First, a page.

Skepticism

On Thankfulness

It’s that time of year again, when we red-blooded Americans gather with family and friends around the table (or the television) to stuff our faces in celebration of everything we have to be thankful for. It is a uniquely American holiday: the perfect embodiment of our “because we can” attitude layered over a highly mythologized story about two groups of people sharing resources. We’re thankful that we have food on our tables, thus we revel in that fact by eating ourselves into food comas. I’m no exception. I mock lovingly.

What exactly is this thing we call thankfulness anyway? What’s it about? Why is it so important? More to the point, who or what are we thanking? Does it matter?

For theists, the answer to these questions is fairly straightforward: God. But what about us godless types? PZ linked to a nearly incomprehensible op ed piece the other day in which the writer expressed pity for atheists due to this lack of someone to thank, assuming that ours must be an empty and thankless existence. I beg to differ.

Personally, I’m much more comfortable with the idea of expressing joy that I’ve been fortunate enough to thrive (or even exist at all) in this vast and random universe than the idea that I exist or thrive on the whim of a capricious god who could take it all away in an instant if I’m not properly thankful. I don’t try to pretend that there is anything innate in me separating me from a person starving somewhere in the developing world. I happened to be born into better circumstances.

To me, thankfulness is all about humility. It’s the acknowledgement that nothing we have in life is purely the result of our own actions: there’s always at least a tiny bit (and sometimes a ton) of luck involved. Whether or not the object of my thanks is a conscious being is irrelevant.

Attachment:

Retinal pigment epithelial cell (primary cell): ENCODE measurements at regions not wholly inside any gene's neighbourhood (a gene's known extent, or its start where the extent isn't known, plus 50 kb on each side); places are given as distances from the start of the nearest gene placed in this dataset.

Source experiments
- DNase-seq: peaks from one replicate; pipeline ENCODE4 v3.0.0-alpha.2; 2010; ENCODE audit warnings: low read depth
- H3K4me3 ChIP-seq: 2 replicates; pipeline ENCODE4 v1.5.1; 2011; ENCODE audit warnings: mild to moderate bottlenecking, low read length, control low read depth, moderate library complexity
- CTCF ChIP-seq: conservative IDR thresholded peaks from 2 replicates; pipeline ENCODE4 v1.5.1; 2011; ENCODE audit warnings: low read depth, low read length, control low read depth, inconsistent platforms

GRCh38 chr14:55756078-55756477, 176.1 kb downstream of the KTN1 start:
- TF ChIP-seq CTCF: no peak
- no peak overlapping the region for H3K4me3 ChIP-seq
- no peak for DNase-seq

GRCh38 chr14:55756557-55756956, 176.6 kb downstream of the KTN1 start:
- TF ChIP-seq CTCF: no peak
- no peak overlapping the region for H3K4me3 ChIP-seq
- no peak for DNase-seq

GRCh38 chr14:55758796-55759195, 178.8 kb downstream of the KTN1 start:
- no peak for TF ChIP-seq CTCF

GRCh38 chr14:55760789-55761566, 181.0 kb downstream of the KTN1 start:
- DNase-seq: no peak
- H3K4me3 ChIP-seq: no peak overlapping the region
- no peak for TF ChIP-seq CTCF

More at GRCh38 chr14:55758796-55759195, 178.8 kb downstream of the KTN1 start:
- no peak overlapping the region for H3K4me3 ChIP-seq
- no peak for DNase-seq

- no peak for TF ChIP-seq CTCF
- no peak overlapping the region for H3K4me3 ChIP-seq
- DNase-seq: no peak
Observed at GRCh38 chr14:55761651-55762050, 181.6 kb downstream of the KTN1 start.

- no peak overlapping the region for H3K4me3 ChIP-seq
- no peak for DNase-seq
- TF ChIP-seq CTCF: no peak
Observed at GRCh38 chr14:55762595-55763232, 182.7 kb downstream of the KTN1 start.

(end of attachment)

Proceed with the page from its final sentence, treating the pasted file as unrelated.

Ours is a precarious existence, and tomorrow is never a guarantee. This is an experience shared by all people, and I think it can be a powerful tool for unification. As you sit down to eat today, with family and friends who may or may not share your worldview, enjoy what you have and remember one thing: we are all in this together.

Oh, one more thing. Because I’m thankful for all of you, here’s a little token of appreciation.
*Warning: nsfw, violence and nudity.

Thanksgiving Trailer

Happy Thanksgiving, everyone!

Related Articles

7 Comments

  1. It is a uniquely American holiday….

    Well, it’s not actually. We in Canada have a Thanksgiving Day do too. Different day; different cause; same idea. Grenada also has a Thanksgiving Day, though its function, purpose, and cause are at some variance to the North American version.

    I must say I’m not too sure about this idea of thanking Nature for being Nature, chance for chance, and so forth.

    Why thank something for which the very concept of “thanks” is beyond meaningless? I mean, to be thankful do we not require some “thing” to be thankful to? Or more importantly wouldn’t we require the experience of having, through the intercession of “something”, successfully bypassed, overcome, or otherwise avoided some lesser experience for which we are grateful to have avoided?

    Perhaps not.

    As for expressing joy (relief?) for not being born into one of the multitude of terrible places that so many billions do get born into, I’m down with that for sure. Many heavy sighs of relief for not sprouting out in Outer Mongolia, for example.

    There but for the grace of chance go us, and so forth. And for that I am truly relieved, but not thankful, no I don’t think so. After all, there is no one there to thank.